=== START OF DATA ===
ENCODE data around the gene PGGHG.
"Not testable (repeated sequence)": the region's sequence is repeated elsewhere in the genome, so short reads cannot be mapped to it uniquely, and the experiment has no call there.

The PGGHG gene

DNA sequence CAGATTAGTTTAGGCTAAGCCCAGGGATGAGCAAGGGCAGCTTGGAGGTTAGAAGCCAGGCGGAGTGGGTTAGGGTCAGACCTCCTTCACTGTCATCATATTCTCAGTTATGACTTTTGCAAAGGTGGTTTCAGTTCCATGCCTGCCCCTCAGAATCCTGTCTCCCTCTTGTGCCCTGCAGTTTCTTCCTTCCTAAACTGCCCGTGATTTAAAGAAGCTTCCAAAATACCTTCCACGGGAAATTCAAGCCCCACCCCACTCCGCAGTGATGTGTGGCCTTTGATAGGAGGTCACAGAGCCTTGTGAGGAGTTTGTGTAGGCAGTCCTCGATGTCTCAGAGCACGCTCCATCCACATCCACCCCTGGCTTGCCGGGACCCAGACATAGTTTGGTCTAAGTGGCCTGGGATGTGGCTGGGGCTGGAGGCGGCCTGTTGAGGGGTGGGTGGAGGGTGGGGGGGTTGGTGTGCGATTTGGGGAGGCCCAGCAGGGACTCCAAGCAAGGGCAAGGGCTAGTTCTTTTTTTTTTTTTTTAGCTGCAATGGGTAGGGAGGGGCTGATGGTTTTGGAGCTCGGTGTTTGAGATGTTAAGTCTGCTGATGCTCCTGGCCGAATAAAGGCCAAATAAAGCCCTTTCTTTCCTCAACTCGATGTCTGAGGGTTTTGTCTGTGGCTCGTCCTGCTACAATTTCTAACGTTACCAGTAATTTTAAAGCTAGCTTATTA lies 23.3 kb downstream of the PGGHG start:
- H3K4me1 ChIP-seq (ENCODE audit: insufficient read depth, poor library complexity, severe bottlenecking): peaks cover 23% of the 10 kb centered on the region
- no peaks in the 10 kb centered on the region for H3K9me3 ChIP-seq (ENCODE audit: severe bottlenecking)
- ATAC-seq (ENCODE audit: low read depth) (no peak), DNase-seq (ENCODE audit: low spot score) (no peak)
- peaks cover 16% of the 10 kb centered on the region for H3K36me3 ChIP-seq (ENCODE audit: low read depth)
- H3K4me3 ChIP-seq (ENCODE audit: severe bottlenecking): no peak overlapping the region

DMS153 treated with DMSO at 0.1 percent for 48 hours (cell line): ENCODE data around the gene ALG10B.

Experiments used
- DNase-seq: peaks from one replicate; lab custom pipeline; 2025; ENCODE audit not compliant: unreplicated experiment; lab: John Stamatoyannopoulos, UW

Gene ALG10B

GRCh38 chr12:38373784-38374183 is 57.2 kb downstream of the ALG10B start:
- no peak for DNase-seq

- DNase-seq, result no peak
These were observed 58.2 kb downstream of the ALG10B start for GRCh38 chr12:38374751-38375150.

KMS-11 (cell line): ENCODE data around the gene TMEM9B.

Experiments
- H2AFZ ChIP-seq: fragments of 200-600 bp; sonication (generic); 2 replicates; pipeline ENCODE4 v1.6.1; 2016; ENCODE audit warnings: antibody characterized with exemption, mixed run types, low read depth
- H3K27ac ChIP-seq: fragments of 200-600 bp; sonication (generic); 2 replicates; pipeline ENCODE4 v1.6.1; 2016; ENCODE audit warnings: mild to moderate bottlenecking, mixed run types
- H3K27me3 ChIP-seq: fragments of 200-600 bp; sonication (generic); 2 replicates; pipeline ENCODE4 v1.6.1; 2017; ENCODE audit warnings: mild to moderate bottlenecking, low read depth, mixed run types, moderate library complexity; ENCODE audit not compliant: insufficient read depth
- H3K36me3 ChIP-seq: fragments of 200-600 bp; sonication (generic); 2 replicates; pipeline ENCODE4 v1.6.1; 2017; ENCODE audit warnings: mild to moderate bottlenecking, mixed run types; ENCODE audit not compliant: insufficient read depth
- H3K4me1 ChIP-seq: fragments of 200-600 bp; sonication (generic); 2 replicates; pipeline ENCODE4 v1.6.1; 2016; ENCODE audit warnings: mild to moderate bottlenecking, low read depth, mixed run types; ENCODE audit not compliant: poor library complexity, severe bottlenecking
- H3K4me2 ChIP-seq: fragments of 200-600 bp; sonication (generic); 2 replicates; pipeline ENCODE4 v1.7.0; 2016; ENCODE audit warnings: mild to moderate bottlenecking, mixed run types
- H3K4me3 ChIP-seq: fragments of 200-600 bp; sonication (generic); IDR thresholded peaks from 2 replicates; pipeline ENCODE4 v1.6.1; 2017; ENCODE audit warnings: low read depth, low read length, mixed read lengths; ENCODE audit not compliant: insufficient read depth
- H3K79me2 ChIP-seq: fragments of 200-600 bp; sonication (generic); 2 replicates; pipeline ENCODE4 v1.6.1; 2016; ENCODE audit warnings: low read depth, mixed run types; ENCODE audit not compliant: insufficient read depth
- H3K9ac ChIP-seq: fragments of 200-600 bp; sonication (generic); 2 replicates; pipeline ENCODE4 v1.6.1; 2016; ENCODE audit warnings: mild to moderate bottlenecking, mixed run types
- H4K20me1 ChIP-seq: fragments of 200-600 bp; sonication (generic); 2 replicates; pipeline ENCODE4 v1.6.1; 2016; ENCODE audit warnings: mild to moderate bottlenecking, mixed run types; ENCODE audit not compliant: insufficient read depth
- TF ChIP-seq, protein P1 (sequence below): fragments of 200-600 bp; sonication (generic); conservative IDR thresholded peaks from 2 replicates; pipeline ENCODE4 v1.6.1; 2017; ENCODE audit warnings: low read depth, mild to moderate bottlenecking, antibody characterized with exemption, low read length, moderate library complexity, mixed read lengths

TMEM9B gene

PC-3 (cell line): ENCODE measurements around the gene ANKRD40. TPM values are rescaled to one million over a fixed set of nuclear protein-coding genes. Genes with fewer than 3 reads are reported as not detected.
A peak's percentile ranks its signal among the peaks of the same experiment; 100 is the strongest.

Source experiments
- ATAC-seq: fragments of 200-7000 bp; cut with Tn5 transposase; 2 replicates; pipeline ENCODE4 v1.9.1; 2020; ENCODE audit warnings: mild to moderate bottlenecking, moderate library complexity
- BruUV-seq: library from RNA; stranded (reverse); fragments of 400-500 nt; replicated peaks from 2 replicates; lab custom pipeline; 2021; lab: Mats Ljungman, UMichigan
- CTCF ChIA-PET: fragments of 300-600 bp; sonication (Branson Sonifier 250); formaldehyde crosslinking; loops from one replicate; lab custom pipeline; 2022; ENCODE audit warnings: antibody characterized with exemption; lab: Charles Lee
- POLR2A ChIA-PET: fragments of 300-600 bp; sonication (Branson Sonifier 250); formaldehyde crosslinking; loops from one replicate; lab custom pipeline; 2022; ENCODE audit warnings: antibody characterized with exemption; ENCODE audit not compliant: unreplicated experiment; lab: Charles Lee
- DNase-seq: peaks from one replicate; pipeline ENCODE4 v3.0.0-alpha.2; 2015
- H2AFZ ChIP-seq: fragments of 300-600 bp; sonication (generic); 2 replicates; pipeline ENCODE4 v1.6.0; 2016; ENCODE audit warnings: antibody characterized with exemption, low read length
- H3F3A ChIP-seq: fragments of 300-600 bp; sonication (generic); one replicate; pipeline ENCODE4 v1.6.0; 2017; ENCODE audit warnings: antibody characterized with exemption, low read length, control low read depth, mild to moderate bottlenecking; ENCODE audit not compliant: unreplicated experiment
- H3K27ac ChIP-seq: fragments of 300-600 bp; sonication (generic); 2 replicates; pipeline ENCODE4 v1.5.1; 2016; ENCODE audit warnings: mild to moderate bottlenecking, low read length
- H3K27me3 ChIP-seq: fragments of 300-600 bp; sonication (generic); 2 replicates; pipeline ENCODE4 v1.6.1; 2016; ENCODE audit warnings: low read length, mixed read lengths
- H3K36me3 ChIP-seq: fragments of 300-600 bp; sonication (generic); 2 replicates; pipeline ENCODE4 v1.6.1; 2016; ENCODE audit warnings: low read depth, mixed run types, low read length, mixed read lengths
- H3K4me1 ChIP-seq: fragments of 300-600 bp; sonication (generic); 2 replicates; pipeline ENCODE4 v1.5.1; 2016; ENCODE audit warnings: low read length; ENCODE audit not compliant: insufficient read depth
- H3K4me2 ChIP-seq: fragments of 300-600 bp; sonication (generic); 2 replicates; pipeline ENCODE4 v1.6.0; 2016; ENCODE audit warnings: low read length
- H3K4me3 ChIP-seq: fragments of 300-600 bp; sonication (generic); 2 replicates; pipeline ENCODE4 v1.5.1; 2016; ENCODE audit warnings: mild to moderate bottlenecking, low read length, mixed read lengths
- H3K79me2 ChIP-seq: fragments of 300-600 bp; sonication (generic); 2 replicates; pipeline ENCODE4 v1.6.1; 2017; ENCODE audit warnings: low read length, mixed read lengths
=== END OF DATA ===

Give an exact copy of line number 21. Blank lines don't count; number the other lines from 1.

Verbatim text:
- H3K27ac ChIP-seq: fragments of 200-600 bp; sonication (generic); 2 replicates; pipeline ENCODE4 v1.6.1; 2016; ENCODE audit warnings: mild to moderate bottlenecking, mixed run types